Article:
Ustad Bismillah Khan was undoubtedly a gem that India is proud of. This Shehnai maestro of India was a Bharat Ratna awardee and also has been awarded all the top four civilian awards namely Padma Shri, Padma Bhushan and Padma Vibhushan along with the Bharat Ratna.

Pandit Shivkumar Sharma  :evolutionofindianmusic3
Pandit Shivkumar Sharma is a very famous classical musician who has acquired international fame by playing the classical instrument, Santoor. The Santoor is a trapezoid-shaped hammered dulcimer often made of walnut wood and has 72 strings, which are struck with two delicate carved wooden mallets.

Ustad Zakir Hussain  :
Popularly known as Tabla Maestro, Ustad Zakir Hussain is the son of the renowned tabla player Ustad Allah Rakha. He was born on 9th March, 1951 and showed much interest in tabla since a very young age. This child prodigy started touring by the time he was twelve and started to perform at concerts and gain much recognition and fame.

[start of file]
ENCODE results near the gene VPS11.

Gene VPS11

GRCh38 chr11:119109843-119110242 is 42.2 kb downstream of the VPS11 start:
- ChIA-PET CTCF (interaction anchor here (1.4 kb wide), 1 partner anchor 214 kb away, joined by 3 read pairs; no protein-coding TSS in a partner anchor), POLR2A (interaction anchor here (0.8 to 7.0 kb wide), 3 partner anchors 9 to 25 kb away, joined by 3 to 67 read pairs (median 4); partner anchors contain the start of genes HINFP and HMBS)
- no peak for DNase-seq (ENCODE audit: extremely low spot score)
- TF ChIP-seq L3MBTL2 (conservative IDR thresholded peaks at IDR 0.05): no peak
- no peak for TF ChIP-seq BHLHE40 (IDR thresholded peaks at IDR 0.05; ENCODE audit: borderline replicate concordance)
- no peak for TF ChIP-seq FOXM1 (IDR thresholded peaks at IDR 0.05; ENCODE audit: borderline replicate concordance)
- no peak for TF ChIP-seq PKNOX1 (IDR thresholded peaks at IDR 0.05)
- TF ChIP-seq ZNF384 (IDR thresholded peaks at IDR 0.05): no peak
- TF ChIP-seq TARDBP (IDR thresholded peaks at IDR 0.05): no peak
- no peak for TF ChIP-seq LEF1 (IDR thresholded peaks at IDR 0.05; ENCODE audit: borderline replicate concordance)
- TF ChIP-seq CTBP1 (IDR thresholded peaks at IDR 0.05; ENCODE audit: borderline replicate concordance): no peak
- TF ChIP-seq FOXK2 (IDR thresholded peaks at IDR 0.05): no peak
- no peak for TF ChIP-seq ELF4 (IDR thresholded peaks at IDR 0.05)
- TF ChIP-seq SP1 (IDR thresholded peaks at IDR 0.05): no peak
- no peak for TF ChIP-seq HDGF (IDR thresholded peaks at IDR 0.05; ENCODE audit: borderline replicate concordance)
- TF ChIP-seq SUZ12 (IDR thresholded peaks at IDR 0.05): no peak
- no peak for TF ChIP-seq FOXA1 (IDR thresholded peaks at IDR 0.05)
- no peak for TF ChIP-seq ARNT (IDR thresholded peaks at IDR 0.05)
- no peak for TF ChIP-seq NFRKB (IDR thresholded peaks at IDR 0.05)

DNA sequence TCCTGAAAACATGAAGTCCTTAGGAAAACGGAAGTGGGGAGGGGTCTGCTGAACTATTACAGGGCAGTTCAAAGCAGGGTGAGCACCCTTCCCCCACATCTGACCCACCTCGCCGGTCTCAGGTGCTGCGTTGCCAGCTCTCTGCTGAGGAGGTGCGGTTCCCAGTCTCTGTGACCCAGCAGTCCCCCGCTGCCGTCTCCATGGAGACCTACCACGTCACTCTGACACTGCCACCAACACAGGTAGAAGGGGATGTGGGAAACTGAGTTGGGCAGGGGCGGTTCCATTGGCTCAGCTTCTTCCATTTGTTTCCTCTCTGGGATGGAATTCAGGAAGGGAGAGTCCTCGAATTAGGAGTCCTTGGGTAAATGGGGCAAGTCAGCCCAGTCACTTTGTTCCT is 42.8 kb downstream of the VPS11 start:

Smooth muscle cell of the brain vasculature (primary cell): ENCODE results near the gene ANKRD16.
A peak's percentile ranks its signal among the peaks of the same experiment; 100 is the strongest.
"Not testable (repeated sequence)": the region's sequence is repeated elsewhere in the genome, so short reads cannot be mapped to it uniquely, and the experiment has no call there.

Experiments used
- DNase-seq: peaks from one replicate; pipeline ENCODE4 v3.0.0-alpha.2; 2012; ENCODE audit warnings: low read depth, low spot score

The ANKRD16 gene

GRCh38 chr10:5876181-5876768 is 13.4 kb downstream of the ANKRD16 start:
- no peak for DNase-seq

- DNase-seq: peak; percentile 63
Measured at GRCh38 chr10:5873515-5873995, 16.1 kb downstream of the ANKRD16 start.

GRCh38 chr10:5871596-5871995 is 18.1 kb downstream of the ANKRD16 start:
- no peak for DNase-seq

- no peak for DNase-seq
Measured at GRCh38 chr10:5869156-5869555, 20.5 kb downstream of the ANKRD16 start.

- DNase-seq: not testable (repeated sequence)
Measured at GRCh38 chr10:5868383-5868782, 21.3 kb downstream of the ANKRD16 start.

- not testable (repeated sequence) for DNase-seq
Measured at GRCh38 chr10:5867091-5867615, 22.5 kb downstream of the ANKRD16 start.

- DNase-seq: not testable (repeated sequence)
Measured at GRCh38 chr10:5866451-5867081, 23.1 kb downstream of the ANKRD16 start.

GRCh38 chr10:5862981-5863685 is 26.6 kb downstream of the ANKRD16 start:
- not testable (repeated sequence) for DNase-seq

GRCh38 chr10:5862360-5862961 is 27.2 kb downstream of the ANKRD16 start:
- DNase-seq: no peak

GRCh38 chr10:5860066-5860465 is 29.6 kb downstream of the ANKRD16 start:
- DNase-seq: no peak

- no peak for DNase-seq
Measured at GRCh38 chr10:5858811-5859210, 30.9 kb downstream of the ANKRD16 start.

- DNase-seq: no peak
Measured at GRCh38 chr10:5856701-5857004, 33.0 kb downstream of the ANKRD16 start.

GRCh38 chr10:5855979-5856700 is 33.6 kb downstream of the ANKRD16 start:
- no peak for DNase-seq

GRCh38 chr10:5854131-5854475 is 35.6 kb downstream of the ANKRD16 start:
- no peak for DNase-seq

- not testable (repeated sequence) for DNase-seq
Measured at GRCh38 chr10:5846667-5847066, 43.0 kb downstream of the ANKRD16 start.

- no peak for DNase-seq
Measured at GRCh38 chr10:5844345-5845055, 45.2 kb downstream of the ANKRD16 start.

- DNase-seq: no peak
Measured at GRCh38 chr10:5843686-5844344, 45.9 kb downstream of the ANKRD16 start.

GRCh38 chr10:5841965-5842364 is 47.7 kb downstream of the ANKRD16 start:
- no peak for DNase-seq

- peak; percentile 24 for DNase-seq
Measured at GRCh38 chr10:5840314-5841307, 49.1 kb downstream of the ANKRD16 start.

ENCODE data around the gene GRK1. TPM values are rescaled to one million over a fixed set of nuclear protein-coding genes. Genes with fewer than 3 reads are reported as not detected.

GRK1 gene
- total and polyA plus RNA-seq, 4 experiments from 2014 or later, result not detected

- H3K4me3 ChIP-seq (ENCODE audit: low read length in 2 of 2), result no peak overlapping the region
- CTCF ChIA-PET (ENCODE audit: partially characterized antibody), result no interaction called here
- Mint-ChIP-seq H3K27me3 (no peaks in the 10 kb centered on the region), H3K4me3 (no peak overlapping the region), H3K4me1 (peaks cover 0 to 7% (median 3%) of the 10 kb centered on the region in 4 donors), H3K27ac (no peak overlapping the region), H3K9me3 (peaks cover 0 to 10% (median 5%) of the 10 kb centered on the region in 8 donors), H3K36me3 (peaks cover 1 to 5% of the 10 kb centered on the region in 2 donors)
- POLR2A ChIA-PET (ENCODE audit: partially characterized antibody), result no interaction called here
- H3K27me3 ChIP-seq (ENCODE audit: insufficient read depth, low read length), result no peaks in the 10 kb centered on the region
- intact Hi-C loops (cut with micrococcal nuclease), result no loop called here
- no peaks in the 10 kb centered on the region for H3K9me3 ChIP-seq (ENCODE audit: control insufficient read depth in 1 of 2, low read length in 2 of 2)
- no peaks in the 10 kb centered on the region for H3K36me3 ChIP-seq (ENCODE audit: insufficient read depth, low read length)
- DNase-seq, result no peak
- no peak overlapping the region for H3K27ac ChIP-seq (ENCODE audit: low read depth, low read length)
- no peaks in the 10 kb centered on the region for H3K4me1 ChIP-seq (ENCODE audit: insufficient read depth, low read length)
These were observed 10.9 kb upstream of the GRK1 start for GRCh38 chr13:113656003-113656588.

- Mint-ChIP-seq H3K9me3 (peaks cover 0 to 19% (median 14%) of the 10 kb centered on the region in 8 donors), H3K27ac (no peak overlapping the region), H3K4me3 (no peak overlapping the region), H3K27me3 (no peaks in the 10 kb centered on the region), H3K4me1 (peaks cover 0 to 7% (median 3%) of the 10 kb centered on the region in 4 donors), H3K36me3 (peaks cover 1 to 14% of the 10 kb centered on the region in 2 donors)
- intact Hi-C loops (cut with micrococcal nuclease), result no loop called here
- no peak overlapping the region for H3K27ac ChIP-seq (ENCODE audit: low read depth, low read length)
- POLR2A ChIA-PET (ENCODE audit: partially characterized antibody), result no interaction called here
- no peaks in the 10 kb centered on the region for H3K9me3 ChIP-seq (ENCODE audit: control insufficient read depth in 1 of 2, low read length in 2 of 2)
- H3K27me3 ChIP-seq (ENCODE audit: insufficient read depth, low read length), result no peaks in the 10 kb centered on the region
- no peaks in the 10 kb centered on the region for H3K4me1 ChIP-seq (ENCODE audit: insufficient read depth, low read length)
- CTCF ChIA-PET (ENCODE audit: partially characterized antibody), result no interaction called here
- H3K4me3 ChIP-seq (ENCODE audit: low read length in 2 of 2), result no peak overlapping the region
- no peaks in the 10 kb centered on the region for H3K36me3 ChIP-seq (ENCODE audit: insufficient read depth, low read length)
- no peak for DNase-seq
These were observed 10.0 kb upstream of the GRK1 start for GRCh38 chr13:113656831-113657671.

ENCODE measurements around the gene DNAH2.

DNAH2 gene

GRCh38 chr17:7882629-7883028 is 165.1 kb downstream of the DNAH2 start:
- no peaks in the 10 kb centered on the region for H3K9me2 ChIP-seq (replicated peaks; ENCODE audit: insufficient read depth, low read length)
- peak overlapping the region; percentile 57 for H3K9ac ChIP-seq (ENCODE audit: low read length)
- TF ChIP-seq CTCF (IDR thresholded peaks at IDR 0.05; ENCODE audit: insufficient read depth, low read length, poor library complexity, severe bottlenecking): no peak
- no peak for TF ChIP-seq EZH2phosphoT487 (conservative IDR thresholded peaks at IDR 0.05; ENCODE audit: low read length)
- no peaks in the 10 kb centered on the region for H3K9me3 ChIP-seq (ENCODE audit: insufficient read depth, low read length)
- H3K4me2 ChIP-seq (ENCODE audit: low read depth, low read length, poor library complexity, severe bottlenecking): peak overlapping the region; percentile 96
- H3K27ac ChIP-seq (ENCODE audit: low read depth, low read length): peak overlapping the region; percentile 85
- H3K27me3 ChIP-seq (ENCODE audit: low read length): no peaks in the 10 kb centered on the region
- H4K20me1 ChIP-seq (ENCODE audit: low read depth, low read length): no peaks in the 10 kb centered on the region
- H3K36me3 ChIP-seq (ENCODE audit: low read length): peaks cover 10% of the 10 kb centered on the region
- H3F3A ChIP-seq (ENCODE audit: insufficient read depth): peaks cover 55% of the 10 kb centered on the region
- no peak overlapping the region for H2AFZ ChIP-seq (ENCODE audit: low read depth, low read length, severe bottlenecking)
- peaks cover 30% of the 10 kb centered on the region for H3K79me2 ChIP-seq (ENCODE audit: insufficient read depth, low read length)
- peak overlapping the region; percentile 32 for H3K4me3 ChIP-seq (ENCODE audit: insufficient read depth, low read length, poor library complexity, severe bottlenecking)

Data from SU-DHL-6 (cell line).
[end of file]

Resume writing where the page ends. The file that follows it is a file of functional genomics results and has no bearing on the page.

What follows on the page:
Pandit Ravi Shankar  :
Pandit Ravi Shankar is a living legend who is a genius Sitar player. Born on 7th April, 1920 in Banaras, his family was a Bengali Brahmin family who named him Ravindra Shankar. Shyam Shankar, his father, was a barrister. He had an elder brother Uday Shankar who was a famous Indian classical dancer.

Indian Classical Singers  :
The art of classical singing is being practiced in the Indian subcontinent since ages. The art is popular, not as a form of entertainment, but as a means of connecting with the Divine Being. Infact, it is considered as one of the basic ways through which a human being can connect with God. The distinct forms of melodies sung by classical singers are known as ‘Ragas’. Some of these Ragas are said to have a divine quality in them, which helps an individual in meditating. In this section, we have provided a brief biography of the famous classical singers of India.